Ex-nurse, 85, is told NHS care at home will be cut
Son’s fury over loss of help for seriously ill mother who ‘answered Britain’s call’
Thursday, 26th August 2021
Banoo Deodat suffers from dementia, is partially blind and unable to walk
STRIPPING a severely ill former NHS nurse of her care is like “the army leaving one of its men behind”, her son warned this week as he appealed the “disgusting” decision.
Banoo Deodat, 85, who lives in Maitland Park Road, Chalk Farm, worked as a liver transplant nurse at King’s College Hospital after coming to Britain from India in 1970.
Despite having dementia, being partially blind and unable to walk after suffering several strokes, she has been told by North Central London NHS Clinical Commissioning Group (CCG) that she is no longer eligible for a round-the-clock Continuing Healthcare (CHC) package.
Her GP has warned that the decision will lead to her “long-term disorientation in her mental state given a diagnosis of dementia”, while a company director has also called on the CCG to show “common sense”.
Ms Deodat’s son Sean said: “Nothing has changed with her situation. She is part-paralysed, she can’t feed and clean herself.
“Her need for round-the-clock care has not changed just because she has stabilised. They have just terminated her package without coming to see her. She is getting no care whatsoever from the NHS as of Friday.”
Ms Deodat meeting Hollywood legend Elizabeth Taylor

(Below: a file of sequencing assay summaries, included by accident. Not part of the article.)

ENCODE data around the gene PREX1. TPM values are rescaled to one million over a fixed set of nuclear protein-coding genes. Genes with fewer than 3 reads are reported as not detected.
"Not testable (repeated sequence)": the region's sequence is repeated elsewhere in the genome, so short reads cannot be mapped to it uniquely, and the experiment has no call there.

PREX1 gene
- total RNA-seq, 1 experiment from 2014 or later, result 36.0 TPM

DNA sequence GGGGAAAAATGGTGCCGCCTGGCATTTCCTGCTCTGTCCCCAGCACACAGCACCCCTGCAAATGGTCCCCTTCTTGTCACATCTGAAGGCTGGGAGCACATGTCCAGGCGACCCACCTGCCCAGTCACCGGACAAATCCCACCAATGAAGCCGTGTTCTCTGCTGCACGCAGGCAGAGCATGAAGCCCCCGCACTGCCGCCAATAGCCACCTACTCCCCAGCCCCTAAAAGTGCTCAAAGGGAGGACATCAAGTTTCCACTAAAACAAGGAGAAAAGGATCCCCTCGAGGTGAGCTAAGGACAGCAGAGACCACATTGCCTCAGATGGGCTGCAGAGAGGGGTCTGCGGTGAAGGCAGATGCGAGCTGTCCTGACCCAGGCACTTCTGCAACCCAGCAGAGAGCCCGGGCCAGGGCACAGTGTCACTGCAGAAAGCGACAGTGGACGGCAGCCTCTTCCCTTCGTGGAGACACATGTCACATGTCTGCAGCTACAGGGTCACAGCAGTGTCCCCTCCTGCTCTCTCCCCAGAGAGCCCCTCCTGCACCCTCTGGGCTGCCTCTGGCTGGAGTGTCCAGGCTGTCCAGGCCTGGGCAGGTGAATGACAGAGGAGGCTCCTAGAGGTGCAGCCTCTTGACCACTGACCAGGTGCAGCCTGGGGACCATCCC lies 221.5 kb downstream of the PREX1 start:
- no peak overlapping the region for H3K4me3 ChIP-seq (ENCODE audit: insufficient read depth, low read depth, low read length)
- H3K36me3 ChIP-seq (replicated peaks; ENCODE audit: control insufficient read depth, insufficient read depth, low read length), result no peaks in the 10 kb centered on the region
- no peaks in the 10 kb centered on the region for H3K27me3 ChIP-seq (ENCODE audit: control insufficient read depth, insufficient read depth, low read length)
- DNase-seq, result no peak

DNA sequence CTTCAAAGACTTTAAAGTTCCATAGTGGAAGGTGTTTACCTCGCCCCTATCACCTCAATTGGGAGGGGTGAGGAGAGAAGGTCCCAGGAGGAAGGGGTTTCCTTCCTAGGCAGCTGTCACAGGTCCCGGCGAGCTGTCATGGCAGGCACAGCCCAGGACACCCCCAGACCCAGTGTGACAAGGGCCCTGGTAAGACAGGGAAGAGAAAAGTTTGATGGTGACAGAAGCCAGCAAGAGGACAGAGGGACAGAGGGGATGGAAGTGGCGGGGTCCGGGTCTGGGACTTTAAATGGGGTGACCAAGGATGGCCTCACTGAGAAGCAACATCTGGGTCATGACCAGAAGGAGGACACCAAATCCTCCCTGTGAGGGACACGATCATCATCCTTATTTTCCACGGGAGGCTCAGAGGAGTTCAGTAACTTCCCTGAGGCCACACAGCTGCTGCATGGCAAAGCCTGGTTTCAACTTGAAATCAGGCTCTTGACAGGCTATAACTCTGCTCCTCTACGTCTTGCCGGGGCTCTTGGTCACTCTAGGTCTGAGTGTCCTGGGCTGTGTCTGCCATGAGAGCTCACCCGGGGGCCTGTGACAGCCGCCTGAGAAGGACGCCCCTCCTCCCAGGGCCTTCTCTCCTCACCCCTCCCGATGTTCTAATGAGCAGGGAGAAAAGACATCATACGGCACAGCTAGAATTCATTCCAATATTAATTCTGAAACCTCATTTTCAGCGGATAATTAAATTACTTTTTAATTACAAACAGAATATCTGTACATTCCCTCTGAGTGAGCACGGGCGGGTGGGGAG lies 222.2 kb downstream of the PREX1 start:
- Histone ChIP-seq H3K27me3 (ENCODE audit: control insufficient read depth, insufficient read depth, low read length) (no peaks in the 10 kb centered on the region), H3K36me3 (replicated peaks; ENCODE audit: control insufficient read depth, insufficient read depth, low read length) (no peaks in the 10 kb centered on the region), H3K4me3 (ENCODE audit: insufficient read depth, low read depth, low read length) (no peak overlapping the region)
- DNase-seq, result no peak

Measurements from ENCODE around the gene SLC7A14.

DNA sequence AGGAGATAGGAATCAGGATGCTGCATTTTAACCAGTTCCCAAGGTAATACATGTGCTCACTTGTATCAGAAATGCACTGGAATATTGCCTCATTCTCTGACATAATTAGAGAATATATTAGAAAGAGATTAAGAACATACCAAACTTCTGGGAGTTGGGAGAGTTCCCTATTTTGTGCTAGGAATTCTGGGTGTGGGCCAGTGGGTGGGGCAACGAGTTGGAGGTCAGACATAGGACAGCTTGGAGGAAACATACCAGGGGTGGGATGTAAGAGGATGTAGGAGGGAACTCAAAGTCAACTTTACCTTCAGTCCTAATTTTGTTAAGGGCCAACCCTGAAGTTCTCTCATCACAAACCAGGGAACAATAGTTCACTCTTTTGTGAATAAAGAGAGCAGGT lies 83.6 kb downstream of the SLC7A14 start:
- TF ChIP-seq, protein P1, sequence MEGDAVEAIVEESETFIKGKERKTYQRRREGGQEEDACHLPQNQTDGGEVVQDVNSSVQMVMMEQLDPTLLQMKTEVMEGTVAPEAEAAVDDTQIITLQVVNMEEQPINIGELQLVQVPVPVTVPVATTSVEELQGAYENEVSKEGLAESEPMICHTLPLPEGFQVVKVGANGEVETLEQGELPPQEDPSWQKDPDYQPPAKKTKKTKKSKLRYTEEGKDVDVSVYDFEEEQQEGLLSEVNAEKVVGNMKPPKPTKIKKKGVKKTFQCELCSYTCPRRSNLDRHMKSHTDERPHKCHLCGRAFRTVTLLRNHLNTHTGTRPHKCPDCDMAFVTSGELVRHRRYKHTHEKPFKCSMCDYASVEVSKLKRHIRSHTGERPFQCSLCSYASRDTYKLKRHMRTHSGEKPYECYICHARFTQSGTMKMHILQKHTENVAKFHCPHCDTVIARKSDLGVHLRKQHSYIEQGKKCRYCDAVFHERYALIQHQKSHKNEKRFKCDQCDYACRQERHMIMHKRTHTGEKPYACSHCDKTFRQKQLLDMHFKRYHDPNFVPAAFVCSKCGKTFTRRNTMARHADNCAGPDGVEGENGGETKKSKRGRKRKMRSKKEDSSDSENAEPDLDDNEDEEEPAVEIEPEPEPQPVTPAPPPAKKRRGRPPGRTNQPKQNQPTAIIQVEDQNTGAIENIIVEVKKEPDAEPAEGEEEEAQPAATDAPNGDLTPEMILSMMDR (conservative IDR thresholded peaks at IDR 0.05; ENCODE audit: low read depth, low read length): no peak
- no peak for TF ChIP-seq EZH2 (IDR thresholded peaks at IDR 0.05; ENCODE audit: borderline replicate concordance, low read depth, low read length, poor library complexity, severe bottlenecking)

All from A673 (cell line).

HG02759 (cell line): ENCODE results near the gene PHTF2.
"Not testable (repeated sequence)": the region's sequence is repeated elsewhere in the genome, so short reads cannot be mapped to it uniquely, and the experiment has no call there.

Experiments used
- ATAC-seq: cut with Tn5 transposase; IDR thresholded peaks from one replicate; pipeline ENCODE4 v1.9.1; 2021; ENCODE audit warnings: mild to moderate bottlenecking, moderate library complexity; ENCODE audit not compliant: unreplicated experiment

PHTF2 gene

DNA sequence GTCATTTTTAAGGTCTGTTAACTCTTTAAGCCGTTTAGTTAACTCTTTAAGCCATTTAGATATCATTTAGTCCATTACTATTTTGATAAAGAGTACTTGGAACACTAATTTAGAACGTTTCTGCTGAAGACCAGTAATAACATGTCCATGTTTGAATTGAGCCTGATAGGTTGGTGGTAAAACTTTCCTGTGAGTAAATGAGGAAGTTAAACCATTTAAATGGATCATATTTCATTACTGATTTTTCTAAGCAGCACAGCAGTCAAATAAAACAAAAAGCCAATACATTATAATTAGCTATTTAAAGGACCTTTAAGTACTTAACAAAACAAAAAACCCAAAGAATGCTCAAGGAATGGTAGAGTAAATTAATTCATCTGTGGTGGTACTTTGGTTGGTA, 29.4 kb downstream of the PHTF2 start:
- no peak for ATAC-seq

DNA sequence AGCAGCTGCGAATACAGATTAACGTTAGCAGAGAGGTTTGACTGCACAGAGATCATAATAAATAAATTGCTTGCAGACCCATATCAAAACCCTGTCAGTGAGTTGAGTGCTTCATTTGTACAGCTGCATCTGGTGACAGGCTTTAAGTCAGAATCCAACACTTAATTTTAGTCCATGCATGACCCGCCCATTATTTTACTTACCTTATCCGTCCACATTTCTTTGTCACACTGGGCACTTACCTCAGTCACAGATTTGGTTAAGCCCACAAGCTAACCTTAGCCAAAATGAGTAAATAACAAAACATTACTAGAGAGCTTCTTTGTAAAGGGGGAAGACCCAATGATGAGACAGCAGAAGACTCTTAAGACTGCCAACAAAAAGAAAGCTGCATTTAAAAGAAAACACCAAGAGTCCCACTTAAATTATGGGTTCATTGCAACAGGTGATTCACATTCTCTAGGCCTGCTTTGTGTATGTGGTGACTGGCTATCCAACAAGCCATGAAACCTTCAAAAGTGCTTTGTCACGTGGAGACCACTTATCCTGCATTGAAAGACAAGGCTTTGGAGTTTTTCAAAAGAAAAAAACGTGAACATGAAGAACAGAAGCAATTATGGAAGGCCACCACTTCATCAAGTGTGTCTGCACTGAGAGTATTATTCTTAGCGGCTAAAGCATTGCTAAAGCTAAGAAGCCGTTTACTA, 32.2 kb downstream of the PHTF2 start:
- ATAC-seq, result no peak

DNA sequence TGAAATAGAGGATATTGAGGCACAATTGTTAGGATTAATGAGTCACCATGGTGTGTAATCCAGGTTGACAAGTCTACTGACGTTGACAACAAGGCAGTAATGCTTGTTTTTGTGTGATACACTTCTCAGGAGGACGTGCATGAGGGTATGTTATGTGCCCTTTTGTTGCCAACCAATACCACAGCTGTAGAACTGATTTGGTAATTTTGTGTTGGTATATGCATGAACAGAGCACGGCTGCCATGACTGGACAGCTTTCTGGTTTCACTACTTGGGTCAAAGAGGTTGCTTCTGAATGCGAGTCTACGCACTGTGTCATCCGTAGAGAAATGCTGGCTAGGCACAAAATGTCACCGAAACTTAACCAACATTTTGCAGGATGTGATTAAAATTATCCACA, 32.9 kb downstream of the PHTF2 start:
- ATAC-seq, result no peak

He added: “She came over here from India and didn’t claim any benefits. She answered the call from the government at the time for help. Now she needs some help. But now they are leaving her in her own sh*t, literally.
“Everyone is entitled to care, but for a nurse it just feels so disgusting. Mum hasn’t got a house or a Ferrari to pay for her care. This is the NHS leaving one of their own in this position. It’s hard to get your head around. It’s like the army leaving one of their own men behind.”
Some people with complex long-term health conditions receive CHC that is funded solely by the NHS.
For two years, Ms Deodat has had carers coming to her home every day between 9am-11am, 2-3.30pm, 5.30pm-7pm and then from 9pm until the following morning.
The New Journal understands the changes are part of a wider programme of post-pandemic cuts across north London following a recent audit.
The director of the care company which has been providing Ms Deodat’s support for five years, said in a letter: “It seems to be a case of NCL CCG trying to unburden itself from a financial millstone, without consideration for the recipient or the provider concern about the decision.”
Holborn and St Pancras MP Keir Starmer’s office has got involved in the case in a bid to reinstate Ms Deodat’s package. The Labour leader visited Camden Carers service in Kentish Town. There are more than 17,300 unpaid carers looking after their loved ones in Camden.
During her time as a nurse, Ms Deodat met Hollywood legend Elizabeth Taylor when Richard Burton was in hospital. Sean said the family story was that the film star had asked his mum if she’d like to be in a film with her – but Ms Deodat had declined because of her nursing commitments.
A blunt two-page letter from North Central London CCG said Ms Deodat was “no longer eligible for fully funded NHS Continuing Healthcare (CHC)” and this was the “recommendation made by the team of professionals from different backgrounds”.
It added that the review team “agreed that the nature, intensity, complexity and unpredictability” of her needs “are not such as to show that they are mainly health needs”.